Democrats Need Something Better Than A Tea Party
Reprinted with permission from USA Today.
You can understand why some on the left are drooling for their own Tea Party movement.
Only eight years after Republicans suffered a nearly cataclysmic defeat, they are roaring back into “unified” power. It all started with a movement that seemed to appear out of nowhere to challenge GOP orthodoxy, only to be handily co-opted and weaponized to win both houses of Congress and control of more state legislatures than at any time since Republicans actually were the Party of Lincoln.
Now, thanks to the grabby hands of Donald Trump — who marched the GOP establishment through all the stages of mourning as he led a sort of one-man Tea Party movement of his own — Republicans will soon add to their trophy case the White House and possibly Supreme Court control for another generation, coasting on the winds of the best economy any new president has inherited since 1988.
Trump’s campaign is almost impossible to imagine without the equally unlikely candidacy of Sarah Palin and the Tea Party movement she once inspired by being a know-nothing, Obama/lamestream-media-bashing straight word-salad shooter.
Like Palin, Trump was supposed to be a Frankenstein’s monster lacquered with bronze toner who turns against its creator, punishing the party’s donor class for indulging the worst instincts of a Republican base driven into a frenzy by the “conservative entertainment complex,” as David Frum calls it.
Instead, conservative donors are now preparing to live out fantasies they’ve had since they were their mistresses’ ages.
Forget slicing taxes for the rich, their kids, their corporations and their kids’ corporations, along with uninsuring millions. Too easy. Soon they’ll be ready to gut Medicaid and possibly Medicare while deregulating and privatizing everything from the Department of Veterans Affairs to roads to schools. And Trump, like Mitt Romney before him, has adopted wholesale much of House Speaker Paul Ryan’s Ayn Rand-on-Red-Bull agenda.
Why wouldn’t the Democratic Party want all this — a chance to live out its wildest dreams, freed from the constraints of consequences, facts, promises, transparency, tax returns, news conferences or any experience in public service?
The past six out of seven presidential elections proved that there are more Democrats than Republicans, Liberals just happen to enjoy living around each other too much to maximize their electoral clout. As for what Democrats stand for, even as Arizona went for Trump by 3.5 percentage points in 2016, it passed a ballot referendum by nearly 18 points to raise the minimum wage.
Democrats obviously just need a presidential nominee named “Raise T. Minimumwage.”
America is a majority left-wing country that has been gerrymandered into a distorted reality, right? With sprawling protests already planned for Trump’s inauguration Jan. 20, it should be easy to spark a national uprising against the biggest popular-vote loser elected president in modern American history.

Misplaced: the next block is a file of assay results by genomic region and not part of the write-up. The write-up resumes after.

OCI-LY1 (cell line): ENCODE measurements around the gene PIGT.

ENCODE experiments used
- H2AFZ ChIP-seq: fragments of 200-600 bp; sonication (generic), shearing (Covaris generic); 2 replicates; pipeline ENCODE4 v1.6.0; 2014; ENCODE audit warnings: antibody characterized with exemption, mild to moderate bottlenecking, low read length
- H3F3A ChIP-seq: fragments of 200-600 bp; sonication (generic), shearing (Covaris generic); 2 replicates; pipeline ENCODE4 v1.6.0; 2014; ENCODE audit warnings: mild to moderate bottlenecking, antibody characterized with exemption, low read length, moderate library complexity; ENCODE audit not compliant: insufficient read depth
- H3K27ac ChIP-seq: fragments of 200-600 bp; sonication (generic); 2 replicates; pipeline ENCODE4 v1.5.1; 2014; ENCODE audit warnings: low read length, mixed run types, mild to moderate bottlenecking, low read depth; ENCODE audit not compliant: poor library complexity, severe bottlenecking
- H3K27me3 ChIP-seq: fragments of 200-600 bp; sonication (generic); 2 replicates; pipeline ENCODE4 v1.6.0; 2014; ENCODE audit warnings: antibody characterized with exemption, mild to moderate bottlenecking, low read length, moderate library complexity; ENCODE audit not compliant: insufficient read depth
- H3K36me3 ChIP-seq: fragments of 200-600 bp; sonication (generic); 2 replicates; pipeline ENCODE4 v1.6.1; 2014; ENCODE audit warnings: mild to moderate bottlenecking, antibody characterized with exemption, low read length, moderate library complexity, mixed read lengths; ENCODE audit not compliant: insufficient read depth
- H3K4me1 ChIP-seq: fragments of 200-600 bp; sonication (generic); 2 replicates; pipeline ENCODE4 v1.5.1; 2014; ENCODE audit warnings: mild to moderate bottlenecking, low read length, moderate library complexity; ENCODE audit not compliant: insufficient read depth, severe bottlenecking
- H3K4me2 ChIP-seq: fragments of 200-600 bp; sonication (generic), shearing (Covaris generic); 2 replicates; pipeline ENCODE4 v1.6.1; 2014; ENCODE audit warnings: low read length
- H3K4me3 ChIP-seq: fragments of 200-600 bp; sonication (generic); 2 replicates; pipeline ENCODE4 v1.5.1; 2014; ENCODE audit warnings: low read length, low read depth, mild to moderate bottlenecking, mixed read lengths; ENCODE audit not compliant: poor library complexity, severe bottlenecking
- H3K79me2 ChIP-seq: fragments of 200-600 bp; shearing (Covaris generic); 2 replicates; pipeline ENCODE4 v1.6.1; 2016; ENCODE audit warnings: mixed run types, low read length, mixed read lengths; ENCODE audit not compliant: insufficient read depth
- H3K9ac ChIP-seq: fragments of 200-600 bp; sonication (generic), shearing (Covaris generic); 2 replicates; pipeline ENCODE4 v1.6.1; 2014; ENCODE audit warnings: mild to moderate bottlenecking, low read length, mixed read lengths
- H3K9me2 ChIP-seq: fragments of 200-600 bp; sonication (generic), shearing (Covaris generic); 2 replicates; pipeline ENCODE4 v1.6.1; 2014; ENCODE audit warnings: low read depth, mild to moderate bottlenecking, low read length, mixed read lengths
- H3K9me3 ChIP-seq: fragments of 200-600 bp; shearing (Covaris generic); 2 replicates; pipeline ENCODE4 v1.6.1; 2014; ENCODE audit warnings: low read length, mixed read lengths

So why aren’t liberal donors trying to spark a Tea Party of the left?
They know as well as anyone that the “spontaneous” uprising of 2009 was fed or led by an extremely well-financed web of conservative networks. How else do you get a movement enraged by teacher’s salaries and government regulation during an apocalyptic financial crisis caused by bankers exploiting a lack of government regulation?
Conservative donors have spent tens of millions of dollars and decades building a movement that revolves around resentment of liberals and the government. The gains of tax breaks, deregulation and privatization are massive — so massive that the donor class is willing to suffer some demands from an activated grassroots, as long as those demands don’t get in the way of tax breaks, deregulation and privatization.
Big Democratic donors also tend to have their pet causes, such as guns and climate change. And in some cases, such as climate and immigration, a Demos study shows, these funders actually push the party to the left. But the story is different when it comes to “pocketbook” issues such as the budget and taxes.
Democrats in general were nearly six times as likely to support raising taxes to reduce the deficit as Democratic donors who gave $5,000 or more, the Demos research found. Organized labor, meanwhile, the backbone of the left, has been systemically hollowed by the right while Democrats failed again and again to strengthen unions when they had the chance.
Yes, the left needs a movement that rivals the Tea Party movement’s passion, reach and influence. But rather than happening with the encouragement and funding of the party’s rich donors, it might have to happen in spite of them.
There are some models for this, including the genuinely spontaneous Black Lives Matter movement, the Fight for $15 effort birthed by the Service Employees International Union, and the Bernie Sanders campaign for president, which was able to marshal small donors and large crowds even with much of the Democratic Party’s establishment working against it.
The left needs something better than a Tea Party movement because the party base needs to drag its donors’ economic agenda toward the people and not the other way around. And in American politics, dragging is expensive.
True equality of opportunity that enshrines health care as a right and puts workers on equal footing with their bosses might not have the same obvious economic constituency as eliminating the inheritance tax. But there are more of us than there are of them. And that has to be worth something.